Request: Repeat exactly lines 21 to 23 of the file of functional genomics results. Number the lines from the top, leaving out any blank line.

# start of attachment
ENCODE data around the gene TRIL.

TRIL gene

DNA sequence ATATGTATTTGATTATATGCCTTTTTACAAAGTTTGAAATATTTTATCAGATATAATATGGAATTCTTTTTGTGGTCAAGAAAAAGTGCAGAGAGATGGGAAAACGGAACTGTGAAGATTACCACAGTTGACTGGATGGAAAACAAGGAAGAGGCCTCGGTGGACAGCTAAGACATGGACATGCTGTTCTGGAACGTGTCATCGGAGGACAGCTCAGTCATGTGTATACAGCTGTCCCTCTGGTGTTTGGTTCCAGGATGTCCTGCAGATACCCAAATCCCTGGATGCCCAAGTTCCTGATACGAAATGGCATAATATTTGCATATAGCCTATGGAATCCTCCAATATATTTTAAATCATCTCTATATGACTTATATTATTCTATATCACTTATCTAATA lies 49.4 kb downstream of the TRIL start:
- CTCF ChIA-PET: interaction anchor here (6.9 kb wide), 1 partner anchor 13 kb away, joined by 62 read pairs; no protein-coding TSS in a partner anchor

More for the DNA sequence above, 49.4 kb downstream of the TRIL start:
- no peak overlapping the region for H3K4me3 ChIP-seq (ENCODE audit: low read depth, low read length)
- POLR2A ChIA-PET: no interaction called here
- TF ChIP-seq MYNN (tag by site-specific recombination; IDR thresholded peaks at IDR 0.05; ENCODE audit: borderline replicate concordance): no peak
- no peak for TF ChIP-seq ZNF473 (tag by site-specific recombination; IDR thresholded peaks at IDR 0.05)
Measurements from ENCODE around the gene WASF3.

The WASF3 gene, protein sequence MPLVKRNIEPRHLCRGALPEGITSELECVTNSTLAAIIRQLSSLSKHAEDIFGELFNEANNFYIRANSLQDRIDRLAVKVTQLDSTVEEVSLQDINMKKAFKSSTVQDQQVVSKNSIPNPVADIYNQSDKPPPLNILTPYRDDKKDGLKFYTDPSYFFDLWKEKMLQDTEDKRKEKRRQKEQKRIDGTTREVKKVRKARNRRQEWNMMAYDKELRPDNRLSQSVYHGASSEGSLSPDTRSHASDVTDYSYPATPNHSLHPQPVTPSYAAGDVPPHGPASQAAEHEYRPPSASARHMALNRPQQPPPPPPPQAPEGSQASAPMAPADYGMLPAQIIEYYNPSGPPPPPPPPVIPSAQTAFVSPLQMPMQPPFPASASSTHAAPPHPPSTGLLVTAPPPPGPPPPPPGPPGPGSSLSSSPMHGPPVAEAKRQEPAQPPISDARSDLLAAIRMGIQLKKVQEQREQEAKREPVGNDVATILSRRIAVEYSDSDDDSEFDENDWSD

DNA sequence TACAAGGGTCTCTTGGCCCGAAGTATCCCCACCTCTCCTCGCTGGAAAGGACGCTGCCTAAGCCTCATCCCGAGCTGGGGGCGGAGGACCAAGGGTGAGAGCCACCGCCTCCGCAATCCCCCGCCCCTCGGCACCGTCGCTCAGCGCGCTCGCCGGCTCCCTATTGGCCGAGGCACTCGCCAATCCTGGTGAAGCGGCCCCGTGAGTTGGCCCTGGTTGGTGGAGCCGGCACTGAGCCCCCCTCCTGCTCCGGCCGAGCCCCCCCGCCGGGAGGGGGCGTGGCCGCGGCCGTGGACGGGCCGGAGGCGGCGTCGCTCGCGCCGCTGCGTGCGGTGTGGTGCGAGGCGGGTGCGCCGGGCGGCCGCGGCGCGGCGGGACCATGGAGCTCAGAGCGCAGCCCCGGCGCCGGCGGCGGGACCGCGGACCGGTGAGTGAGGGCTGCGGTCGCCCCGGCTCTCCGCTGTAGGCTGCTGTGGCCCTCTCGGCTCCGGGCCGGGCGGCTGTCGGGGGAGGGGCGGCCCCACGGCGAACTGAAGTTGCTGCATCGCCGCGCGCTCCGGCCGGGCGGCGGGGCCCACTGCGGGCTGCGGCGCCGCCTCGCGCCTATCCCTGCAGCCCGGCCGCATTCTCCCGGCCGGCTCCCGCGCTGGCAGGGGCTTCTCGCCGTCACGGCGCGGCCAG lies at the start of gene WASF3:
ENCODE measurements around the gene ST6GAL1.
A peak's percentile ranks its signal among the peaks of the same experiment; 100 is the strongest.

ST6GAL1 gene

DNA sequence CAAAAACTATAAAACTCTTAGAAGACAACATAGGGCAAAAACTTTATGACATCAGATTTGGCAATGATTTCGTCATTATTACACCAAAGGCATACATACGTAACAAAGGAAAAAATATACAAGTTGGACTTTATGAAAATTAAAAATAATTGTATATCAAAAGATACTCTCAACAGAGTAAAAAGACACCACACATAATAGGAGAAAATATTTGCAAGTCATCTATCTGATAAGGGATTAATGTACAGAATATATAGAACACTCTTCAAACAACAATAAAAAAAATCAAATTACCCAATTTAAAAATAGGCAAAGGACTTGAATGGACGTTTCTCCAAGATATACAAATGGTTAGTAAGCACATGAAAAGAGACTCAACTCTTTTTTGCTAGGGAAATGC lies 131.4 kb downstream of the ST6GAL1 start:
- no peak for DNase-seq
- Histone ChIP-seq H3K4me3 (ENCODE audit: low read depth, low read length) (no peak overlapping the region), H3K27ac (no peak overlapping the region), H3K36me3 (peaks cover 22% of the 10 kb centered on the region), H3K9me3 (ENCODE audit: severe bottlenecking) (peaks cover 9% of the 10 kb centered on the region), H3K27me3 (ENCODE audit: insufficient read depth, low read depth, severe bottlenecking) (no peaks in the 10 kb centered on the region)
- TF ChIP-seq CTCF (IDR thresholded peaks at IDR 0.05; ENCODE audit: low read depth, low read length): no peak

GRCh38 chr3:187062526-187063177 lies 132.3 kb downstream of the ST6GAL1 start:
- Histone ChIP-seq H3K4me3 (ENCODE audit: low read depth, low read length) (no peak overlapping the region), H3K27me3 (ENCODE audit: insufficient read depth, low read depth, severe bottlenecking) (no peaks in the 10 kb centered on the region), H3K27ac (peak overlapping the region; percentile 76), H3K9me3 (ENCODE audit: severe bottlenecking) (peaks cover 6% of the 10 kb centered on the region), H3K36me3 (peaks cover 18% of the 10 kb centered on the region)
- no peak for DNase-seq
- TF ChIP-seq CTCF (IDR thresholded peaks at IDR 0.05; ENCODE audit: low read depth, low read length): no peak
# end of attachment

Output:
- Histone ChIP-seq H3K4me3 (ENCODE audit: low read depth, low read length) (no peak overlapping the region), H3K27me3 (ENCODE audit: insufficient read depth, low read depth, severe bottlenecking) (no peaks in the 10 kb centered on the region), H3K27ac (peak overlapping the region; percentile 76), H3K9me3 (ENCODE audit: severe bottlenecking) (peaks cover 6% of the 10 kb centered on the region), H3K36me3 (peaks cover 18% of the 10 kb centered on the region)
- no peak for DNase-seq
- TF ChIP-seq CTCF (IDR thresholded peaks at IDR 0.05; ENCODE audit: low read depth, low read length): no peak